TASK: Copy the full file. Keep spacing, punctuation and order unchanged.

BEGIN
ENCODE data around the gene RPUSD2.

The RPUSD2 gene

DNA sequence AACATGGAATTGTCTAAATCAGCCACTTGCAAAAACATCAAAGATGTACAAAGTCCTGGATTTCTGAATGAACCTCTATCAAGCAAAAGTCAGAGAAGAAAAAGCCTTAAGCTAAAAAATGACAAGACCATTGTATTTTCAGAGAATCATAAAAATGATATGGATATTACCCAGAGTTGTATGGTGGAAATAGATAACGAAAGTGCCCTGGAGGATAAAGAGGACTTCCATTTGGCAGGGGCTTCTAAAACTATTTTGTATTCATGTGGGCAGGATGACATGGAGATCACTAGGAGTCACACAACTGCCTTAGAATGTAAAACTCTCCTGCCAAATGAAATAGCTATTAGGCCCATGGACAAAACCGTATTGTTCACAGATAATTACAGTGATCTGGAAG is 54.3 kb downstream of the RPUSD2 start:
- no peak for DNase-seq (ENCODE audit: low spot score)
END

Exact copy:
ENCODE data around the gene RPUSD2.

The RPUSD2 gene

DNA sequence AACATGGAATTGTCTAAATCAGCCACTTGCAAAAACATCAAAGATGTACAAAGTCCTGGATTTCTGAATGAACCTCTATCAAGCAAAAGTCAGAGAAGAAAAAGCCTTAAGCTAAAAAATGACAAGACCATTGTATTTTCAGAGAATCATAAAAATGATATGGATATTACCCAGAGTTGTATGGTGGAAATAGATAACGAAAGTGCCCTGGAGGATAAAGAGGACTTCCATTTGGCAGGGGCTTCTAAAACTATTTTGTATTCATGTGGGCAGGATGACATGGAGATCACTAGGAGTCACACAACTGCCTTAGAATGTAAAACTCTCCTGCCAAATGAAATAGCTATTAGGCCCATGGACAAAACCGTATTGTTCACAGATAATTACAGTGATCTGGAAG is 54.3 kb downstream of the RPUSD2 start:
- no peak for DNase-seq (ENCODE audit: low spot score)